Lighthouse Lighting – A Bit More than On/Off/On/Off!

Revised 9/09/2011

 

click here for instructions on constructing the lighthouse from a kit of parts

 

"I really like my new solar powered lighthouse but the steady light is a bore.  How can I make it blink or flash its light so that it looks more like a real lighthouse?"

 

Since I have written several articles for LSOL on LED lights and solar lighting of buildings this is a question that has been put to me more than once.  It has also been a topic that has come up in the LSOL forums.  I am always open to a challenge so I stopped at the local Wal-Mart and picked up several of their solar powered garden lighthouses and started to experiment.  Well, folks were right about the lighthouses being boring.  The ones I purchased lit up at night with a steady, but dim, amber light. 

 

 

As you probably know real lighthouses don’t really blink on and off but contain a rotating lens system that sends out one or more focused beams of light.  The time between observed flashes of light can be used by sailors to determine which lighthouse they are seeing as most lighthouses flash at rates that are well documented.

 

Although not really an accurate simulation, you might think that the simplest way to add a blinking capability to a solar powered lighthouse is to replace the original LED with one that blinks whenever power is applied to it.  Radio Shack and other sources (see parts list) market such LEDs.  As long as the voltage supplied by the solar lighthouse’s battery is sufficient it should work.  You can determine if your lighthouse is likely to work with another LED by checking the number of NiCad or NiMh cells that are inside.  Some solar lights work with a single AA NiCad battery.  Others have two or more.  If your lighthouse has at least two cells inside it should work with the Radio Shack blinking LED as the specifications for the light call for 2.25 volts and two NiCad cells @ 1.2 volts each should supply that much voltage.  Unfortunately the fact that it “works” does not mean that it “works satisfactorily.”  I have a few of the Radio Shack blinking LEDs and their light output pales next to that of the factory supplied LEDs used in most solar lighting devices.  I don't think anyone would be satisfied with this option.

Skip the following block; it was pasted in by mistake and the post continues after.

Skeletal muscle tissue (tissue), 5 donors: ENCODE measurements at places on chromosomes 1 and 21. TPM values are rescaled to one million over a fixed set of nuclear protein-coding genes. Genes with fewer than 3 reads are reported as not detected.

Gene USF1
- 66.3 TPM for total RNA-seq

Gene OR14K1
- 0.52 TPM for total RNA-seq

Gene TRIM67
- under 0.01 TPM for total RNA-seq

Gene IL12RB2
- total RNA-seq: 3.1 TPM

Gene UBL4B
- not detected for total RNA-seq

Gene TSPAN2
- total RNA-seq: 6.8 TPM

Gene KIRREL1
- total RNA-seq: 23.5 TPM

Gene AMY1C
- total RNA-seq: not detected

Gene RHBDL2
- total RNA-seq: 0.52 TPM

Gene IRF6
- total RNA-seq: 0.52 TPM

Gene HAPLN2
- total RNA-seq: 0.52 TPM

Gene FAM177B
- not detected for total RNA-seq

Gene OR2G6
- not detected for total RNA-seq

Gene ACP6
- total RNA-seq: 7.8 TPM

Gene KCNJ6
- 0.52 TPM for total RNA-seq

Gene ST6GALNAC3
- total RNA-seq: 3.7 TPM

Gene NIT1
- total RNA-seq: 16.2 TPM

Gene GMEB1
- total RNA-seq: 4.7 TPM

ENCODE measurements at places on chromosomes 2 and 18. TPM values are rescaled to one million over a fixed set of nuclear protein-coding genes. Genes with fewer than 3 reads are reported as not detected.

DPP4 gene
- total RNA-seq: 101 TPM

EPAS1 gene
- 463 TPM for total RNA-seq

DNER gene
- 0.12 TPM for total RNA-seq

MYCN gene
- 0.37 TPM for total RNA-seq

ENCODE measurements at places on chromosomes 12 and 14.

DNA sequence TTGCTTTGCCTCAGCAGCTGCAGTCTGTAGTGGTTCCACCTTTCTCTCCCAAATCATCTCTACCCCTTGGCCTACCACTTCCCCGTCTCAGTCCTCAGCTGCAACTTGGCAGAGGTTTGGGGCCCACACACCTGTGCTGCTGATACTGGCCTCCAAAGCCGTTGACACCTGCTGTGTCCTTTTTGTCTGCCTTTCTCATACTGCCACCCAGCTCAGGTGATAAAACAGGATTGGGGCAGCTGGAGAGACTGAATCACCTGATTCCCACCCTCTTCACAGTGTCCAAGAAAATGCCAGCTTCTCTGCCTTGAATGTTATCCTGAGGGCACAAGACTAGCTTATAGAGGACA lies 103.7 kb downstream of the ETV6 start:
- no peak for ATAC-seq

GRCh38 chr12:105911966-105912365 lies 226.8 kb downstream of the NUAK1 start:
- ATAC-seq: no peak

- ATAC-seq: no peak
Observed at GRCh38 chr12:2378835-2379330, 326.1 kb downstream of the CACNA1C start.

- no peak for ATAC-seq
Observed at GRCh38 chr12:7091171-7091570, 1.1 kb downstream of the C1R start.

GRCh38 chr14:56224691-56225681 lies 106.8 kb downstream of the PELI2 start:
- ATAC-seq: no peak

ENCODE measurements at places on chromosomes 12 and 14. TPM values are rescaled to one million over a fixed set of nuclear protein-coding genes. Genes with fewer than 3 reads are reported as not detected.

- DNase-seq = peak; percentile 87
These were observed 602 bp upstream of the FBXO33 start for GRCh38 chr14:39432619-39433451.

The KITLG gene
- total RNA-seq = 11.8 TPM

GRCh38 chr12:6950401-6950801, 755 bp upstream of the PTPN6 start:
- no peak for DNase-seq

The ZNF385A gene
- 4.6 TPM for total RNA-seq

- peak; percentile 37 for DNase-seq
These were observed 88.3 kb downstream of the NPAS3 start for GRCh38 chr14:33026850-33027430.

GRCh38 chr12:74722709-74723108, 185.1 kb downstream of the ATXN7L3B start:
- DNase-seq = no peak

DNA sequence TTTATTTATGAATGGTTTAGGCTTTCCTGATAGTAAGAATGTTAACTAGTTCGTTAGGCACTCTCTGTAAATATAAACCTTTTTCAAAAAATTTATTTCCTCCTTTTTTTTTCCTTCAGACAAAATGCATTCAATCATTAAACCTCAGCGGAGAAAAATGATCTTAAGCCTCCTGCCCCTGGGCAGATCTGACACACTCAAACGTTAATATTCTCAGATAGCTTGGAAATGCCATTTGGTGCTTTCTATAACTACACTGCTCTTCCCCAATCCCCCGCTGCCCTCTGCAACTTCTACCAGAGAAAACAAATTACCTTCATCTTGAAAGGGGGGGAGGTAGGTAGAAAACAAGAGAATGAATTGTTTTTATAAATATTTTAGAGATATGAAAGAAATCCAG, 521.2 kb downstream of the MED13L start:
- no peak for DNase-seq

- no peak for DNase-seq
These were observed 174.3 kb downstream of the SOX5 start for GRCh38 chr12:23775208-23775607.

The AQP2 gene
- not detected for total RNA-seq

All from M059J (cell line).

Another issue is the color of the LED.  Although some real lighthouses use red lights, most do not.  I have come across several sources for blinking LEDs in colors other than red but none that operate on a less than 3.5 volts and none that put out white or bluish white light, a better choice for a modern lighthouse.

 

SIMULATING A REAL LIGHTHOUSE BEAM

 

If you are willing to replace the lighthouse’s small solar panel with an external panel such as the ones described in my article “LED Lighting with Larger Solar Panels” (LED Lighting with Larger Solar Panels ) or with an external power supply your options increase dramatically.  Not only can you use LEDs that require a higher operating voltage but you can make the blinking much more realistically represent what you see when you see light from a real lighthouse.